However, much unlike this editor – a strong advocate for repatriating pharma supply-chains (to the U.S.) – the whitepaper is conversely concerned pharma (and other companies) avoid “knee-jerk reactions” resulting in poor choices about long-term, supply chain strategy.
This particular discussion is not to be pursued presently, but worth this brief note.
The report wraps up the subject thus:
“Striking the right balance between globalization and localization will present businesses with both opportunity and challenge.”
And we assume, the proper agility.
Here are some overall observations the IDC whitepaper makes based on its survey and follow-up interviews, illustrating the depth of concern at the time.
The pharma industry was “significantly affected” by COVID-19.
Seventy percent of respondents at the time (mid-2020) felt their supply chain was “extremely vulnerable to the continuing pandemic.”
Supply-chain executive were experiencing spreading drug shortages, and “significant degradation of delivery performance from suppliers…”
And the whitepaper makes this submission:
“The pharmaceutical supply chain is marked by generally poor visibility, particularly from an end-to-end perspective, with efforts more aspirational than actionable or achieved.”
Seventy-eight percent of companies felt having [more] timely, finished-goods visibility would dramatically reduce drug shortages – a top challenge for half the survey respondents.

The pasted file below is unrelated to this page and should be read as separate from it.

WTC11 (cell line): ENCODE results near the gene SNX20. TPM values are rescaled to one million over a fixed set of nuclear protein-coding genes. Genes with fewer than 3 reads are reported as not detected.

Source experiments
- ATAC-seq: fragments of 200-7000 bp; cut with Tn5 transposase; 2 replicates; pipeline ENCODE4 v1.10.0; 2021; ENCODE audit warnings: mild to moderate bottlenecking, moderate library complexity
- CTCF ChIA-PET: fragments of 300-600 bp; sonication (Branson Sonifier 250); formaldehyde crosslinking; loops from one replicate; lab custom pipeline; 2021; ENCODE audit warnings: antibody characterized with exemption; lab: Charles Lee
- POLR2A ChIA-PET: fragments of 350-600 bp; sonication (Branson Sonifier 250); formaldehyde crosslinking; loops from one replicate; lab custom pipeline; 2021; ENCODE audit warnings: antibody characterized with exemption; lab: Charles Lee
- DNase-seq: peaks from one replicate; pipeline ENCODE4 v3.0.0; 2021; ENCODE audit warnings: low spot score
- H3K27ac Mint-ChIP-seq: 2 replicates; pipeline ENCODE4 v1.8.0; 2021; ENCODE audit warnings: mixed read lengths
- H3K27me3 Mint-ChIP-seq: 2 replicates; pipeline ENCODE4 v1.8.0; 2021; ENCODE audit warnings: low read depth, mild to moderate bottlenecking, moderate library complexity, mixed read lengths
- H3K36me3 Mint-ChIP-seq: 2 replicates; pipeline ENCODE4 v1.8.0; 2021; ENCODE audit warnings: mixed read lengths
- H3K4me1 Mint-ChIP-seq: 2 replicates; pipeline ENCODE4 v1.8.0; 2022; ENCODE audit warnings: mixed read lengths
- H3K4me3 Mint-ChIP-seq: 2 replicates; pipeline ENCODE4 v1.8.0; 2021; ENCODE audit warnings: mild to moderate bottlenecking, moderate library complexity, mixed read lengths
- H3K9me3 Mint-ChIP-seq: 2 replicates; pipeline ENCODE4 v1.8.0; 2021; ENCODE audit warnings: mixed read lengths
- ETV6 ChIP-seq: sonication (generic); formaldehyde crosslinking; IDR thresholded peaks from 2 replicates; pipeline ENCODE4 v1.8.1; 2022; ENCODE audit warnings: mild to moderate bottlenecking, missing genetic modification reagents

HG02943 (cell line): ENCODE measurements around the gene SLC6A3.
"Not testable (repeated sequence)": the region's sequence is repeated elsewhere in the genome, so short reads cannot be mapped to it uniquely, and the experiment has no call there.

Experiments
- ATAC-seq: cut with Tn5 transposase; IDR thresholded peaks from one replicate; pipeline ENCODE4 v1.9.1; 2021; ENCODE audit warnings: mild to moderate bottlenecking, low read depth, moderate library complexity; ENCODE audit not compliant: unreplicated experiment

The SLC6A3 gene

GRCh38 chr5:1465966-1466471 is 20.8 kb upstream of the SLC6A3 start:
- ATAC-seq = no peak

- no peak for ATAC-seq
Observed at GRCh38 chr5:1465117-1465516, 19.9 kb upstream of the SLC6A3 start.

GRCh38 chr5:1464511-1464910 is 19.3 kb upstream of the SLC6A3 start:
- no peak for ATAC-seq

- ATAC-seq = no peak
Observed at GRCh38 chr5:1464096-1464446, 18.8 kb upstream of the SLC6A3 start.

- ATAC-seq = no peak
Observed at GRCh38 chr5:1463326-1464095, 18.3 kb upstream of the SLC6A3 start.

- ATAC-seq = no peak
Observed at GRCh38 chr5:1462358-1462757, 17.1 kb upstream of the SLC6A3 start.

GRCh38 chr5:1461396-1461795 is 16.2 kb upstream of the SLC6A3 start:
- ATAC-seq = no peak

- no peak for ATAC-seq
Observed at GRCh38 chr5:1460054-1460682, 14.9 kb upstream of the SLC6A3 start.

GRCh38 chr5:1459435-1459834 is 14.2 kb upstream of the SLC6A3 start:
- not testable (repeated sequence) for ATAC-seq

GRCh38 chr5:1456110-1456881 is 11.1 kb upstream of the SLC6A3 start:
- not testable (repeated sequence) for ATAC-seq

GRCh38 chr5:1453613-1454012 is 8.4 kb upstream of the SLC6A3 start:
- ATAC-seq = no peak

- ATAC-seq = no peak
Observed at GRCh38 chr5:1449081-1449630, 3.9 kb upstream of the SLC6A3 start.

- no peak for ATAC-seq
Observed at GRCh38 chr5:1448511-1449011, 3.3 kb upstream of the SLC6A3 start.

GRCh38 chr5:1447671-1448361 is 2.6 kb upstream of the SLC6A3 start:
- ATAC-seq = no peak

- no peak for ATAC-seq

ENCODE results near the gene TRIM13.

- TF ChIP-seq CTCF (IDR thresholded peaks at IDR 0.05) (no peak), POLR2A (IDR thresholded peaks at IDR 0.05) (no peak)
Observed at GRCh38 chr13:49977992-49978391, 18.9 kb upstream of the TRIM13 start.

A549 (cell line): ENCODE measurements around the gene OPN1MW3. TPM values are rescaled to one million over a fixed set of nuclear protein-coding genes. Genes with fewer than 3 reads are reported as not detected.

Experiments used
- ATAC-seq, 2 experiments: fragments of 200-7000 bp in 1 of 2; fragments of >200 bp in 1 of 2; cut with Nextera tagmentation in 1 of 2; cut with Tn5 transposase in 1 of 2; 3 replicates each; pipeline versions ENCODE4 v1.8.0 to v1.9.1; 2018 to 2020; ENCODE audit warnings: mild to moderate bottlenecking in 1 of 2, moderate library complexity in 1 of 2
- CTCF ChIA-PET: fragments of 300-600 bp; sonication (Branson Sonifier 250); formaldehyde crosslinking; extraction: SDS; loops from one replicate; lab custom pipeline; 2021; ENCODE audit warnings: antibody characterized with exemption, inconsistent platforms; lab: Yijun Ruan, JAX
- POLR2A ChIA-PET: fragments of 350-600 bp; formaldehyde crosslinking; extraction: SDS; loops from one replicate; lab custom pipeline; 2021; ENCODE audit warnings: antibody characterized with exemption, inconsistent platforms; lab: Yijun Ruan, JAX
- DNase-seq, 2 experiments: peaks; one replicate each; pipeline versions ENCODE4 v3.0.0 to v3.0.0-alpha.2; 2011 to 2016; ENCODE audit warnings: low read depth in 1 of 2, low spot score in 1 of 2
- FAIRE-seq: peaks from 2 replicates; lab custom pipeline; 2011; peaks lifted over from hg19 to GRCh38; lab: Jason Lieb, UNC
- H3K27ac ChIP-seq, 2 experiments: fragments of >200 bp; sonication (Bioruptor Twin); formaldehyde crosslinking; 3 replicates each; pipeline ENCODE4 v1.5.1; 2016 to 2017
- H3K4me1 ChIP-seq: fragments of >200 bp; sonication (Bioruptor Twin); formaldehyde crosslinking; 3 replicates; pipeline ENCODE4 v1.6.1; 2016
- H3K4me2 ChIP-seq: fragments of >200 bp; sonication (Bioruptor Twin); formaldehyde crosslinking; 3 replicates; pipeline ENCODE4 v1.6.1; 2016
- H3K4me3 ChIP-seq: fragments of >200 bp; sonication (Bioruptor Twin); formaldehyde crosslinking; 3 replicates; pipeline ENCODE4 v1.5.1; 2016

Overall, supply chain agility appeared quite limited in scope, with 43% of respondent companies confirming they lack “the necessary agility and redundancy to survive major business disruptions.”
It’s also worth noting respondents thought their “adoption of technology” was inconsistent, “with significant collaboration challenges upstream and downstream.”
Forty-five percent stated upstream issue-resolution exceeded 40 days, and 29% said downstream resolution-issues did as well.
The whitepaper concludes supply-chain transformation efforts “are mainly reactive, or focused [too narrowly] on a specific, functional-area performance, rather than on end-to-end supply-chain solutions.”
It’s obvious increased supply chain agility will go a long way in assisting our drug development and manufacturing outsourcing industry overall, as well as individual organizations. In normal and abnormal conditions.
And regarding our coverage of the pandemic:
As we sit here today and look back, perhaps our Outsourced Pharma community was not overly serene throughout last year.
We registered what readers and our network of outsourcing professionals were telling us: times are very challenging, but we are making out relatively well.
Could the more dire-straights results from the IDC whitepaper, and our reporting, both be accurate?
I believe so.
While mounting challenges confronted readers, there was a calm determination, and an aggregate of agility within your drug development and manufacturing supply chains to at least initially overcome those challenges.
It was both those difficulties and that capable resolution we were registering throughout 2020.
And so the question remains: How supply chain agile are you feeling now?